Guidelines to Protect the Safety of Bicyclists, Pedestrians and Disabled Travelers During Road Construction

The Santa Cruz County Health Services Agency’s Community Traffic Safety Coalition publishes a guide to ensure the safety of bicyclists and pedestrians during road construction projects. The Santa Cruz County Regional Transportation Commission Bicycle Committee have been asked to provide feedback on the next version of this guide.


“Guidelines to Protect the Safety of Bicyclists, Pedestrians and Disabled Travelers  During Road Construction

This draft guide (among other topics) will be discussed Monday night, December 8, 2014 at the bicycle committee meeting at the RTC office from 6:00pm to 8:30pm. You can download and read the full meeting agenda and packet here.

I’ve pasted the text of the draft guide below.

As stated in the California MUTCD 2012 Edition, “The needs and control of all road users (motorists, bicyclists, and pedestrians within the highway, or on private roads open to public travel, including persons with disabilities in accordance with the Americans with Disabilities Act of 1990 (ADA)) through a temporary traffic control (TTC) zone shall be an essential part of highway construction, utility work, maintenance operations, and the management of traffic incidents.”

THE PROBLEM

There are three general situations which impact bicyclists, pedestrians, and disabled travelers:

1. Work in the bikeway.
2. Work which is not in the bikeway or walkway but which puts equipment, debris, or warning signs in the bikeway or walkway that forces bicyclists or pedestrians to compete with motor vehicles in a narrow car lane.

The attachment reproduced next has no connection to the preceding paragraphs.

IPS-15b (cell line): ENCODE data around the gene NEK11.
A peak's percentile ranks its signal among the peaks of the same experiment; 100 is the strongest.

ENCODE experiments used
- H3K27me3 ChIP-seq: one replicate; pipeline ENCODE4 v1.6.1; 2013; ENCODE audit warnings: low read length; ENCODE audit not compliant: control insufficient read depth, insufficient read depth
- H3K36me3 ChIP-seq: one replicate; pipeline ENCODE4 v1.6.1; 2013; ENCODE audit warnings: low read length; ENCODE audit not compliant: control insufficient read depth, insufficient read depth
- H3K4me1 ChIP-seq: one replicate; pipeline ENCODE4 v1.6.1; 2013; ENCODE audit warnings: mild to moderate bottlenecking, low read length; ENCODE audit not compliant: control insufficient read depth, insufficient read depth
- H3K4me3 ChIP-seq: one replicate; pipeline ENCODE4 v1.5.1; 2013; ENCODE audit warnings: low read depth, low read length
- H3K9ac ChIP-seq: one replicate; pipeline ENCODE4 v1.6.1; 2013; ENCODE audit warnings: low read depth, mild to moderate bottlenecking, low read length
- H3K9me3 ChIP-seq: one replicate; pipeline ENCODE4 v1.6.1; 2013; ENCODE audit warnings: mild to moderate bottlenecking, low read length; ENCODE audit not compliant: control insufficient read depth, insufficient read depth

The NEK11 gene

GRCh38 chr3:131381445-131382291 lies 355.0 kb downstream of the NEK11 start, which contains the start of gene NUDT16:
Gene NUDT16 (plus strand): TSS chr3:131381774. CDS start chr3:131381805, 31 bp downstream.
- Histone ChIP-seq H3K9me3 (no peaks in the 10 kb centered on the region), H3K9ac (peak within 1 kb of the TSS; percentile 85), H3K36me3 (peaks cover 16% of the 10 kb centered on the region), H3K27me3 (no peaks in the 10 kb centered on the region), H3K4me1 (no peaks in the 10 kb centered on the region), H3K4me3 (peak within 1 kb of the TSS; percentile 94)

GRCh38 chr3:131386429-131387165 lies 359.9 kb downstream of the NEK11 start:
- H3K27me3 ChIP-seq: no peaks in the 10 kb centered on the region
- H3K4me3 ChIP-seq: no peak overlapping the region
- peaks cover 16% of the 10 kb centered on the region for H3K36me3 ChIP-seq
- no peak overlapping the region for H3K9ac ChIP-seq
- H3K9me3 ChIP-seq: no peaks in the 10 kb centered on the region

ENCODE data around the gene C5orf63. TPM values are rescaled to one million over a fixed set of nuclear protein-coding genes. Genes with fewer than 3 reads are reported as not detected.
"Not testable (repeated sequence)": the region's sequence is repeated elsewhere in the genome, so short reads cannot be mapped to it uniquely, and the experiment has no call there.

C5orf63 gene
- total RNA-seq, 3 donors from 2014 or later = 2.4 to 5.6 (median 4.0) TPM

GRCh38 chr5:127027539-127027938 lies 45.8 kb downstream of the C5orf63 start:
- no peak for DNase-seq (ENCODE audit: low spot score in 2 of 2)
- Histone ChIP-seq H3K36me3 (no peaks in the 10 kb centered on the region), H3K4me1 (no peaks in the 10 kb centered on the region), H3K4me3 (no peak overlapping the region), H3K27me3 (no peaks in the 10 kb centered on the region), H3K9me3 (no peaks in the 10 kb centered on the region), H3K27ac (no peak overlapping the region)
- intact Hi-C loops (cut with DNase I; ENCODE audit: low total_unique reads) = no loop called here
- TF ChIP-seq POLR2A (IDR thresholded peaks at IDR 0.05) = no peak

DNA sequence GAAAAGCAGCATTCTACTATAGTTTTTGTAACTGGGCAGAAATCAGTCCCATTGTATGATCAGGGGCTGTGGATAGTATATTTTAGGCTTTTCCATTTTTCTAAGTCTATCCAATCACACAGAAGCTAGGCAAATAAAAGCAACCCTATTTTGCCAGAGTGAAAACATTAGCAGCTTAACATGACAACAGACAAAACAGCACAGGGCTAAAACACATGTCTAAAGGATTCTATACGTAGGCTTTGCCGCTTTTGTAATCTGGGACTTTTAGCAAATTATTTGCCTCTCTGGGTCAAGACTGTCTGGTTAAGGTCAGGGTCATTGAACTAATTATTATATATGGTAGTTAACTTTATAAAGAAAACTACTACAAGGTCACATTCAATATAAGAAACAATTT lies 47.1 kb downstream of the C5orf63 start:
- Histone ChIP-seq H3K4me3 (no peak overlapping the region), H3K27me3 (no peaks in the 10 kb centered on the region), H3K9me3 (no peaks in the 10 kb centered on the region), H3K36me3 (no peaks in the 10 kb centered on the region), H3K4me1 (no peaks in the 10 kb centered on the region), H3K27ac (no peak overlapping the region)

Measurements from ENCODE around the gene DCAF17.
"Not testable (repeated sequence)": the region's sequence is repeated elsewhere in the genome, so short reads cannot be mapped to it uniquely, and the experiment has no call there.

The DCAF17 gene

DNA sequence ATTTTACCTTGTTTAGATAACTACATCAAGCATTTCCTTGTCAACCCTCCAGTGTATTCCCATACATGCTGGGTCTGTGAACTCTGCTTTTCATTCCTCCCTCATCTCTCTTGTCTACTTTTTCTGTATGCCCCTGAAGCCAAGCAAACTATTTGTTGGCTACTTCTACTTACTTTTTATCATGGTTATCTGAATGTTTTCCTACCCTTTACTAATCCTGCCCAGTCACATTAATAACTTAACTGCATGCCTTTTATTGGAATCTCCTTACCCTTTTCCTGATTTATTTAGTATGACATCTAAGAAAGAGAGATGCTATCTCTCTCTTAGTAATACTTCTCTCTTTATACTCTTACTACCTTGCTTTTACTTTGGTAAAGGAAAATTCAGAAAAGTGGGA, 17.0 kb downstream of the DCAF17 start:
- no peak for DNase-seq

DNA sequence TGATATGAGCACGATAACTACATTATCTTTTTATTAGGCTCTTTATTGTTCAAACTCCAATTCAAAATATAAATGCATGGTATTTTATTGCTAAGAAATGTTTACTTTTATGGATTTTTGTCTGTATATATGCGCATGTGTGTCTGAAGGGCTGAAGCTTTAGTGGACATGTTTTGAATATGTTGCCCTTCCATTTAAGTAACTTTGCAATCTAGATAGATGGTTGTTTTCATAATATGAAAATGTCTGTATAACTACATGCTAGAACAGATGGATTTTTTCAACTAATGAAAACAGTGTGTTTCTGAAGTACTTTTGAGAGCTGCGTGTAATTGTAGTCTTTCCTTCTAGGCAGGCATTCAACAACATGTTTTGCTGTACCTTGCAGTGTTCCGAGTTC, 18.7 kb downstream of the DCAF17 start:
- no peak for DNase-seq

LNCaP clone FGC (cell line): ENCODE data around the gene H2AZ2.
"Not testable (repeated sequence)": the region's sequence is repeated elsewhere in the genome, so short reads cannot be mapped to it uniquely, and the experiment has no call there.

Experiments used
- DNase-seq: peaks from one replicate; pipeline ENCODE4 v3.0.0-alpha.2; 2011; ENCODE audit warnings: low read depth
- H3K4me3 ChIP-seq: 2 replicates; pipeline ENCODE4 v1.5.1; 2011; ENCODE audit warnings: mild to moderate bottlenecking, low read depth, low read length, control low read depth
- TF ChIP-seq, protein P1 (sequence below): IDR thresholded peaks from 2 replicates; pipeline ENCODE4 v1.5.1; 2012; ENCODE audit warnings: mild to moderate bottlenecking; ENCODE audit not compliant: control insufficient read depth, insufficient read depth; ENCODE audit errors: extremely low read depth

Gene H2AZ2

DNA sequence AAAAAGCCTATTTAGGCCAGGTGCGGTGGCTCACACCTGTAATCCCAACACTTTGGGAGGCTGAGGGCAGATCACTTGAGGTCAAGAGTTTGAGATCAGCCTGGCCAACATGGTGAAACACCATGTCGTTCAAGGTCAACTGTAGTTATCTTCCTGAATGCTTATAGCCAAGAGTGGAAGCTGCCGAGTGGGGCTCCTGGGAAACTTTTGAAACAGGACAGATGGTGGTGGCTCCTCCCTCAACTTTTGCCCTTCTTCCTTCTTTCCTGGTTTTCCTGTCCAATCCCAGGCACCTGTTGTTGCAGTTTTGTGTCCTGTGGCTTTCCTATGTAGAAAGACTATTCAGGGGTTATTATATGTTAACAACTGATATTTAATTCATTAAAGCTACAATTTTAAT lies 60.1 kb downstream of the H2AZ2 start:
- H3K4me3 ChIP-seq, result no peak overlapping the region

3. Work that blocks the direction of travel without a clear, safe, and convenient detour for cyclists, pedestrians, or wheelchair travelers.

In addition, please be aware of these specific hazards for bicyclists, pedestrians, and disabled travelers.

Hazards to Bicyclists

• Signs, equipment, or debris in the bikeway.
• Bikeway blocked without advance warning.
• Rough pavement or gravel without advance warning.
• Poor pavement transitions, especially when parallel to the line of travel (eg: metal plate edges or pavement removal/resurface areas which are not tapered).
• Inadequate time to pass through a signalized traffic control.

Hazards to Pedestrians, Visually Impaired Pedestrians, and Travelers Using a Wheelchair

• Blocked/hazardous walkway that is not marked in a way that is visible in advance, especially at night.
• Alternate route or detour that is not negotiable by pedestrians using wheelchairs, strollers, carts, etc.
• Blocked/hazardous walkway without a barrier that is solid enough to be discernible by guide dog or cane.
• Signs, equipment, or debris partially blocking the walkway.
• Sidewalk blocked with no curb cut or ramp to exit or advance warning to exit at a prior curb cut.
• Rough pavement, grooves, or gravel without advance warning. Rocks of 3” diameter or greater are especially hazardous as they may cause a wheelchair to stop abruptly and eject the occupant.

THE SOLUTION

The CA MUTCD states these “fundamental principles” for bicyclists and pedestrians in TTC zones:
1. Bicycle and pedestrian “movement should be disrupted as little as practicable”
2. “Bicyclists and pedestrians, including those with disabilities, should be provided with access and reasonably safe passage through the TTC zone.”